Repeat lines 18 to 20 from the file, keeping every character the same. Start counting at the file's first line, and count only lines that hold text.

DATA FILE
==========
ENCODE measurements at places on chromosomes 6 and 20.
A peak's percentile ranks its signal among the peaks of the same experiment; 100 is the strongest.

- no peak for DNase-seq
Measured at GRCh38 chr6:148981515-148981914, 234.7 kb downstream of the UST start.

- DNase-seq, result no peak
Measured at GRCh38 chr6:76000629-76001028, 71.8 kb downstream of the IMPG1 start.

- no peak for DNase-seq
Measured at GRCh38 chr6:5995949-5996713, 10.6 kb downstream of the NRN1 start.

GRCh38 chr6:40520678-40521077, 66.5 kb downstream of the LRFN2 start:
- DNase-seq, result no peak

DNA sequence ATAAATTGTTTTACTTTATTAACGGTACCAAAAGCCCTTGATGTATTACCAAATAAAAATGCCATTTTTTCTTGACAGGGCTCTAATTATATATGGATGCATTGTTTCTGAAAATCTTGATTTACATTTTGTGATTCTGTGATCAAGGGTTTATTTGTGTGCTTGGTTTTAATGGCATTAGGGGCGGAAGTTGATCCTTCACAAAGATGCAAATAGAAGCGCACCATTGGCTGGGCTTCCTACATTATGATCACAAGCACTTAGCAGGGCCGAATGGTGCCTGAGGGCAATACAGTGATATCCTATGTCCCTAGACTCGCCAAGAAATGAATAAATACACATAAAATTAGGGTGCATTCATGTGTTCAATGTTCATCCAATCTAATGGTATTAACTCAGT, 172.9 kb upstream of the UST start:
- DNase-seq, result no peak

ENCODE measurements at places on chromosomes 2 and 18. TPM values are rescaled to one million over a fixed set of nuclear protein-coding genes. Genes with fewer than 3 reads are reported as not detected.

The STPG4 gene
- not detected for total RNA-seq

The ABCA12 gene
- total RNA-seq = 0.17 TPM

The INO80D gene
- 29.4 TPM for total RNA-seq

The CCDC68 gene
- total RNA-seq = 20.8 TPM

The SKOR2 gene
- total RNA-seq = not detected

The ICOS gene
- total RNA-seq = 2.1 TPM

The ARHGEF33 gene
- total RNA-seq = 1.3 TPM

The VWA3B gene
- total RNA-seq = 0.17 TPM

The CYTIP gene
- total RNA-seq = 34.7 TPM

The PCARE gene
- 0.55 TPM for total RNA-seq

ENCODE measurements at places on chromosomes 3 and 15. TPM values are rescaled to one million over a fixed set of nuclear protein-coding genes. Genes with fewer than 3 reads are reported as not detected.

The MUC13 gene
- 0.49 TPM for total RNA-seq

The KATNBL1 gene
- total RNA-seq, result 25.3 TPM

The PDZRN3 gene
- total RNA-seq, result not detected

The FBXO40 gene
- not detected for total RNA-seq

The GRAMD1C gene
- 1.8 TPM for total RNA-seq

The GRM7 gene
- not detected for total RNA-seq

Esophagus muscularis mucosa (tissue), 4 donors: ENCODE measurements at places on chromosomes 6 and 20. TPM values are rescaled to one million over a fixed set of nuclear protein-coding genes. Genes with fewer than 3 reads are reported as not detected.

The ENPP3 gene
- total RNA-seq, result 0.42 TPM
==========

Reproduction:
The INO80D gene
- 29.4 TPM for total RNA-seq

The CCDC68 gene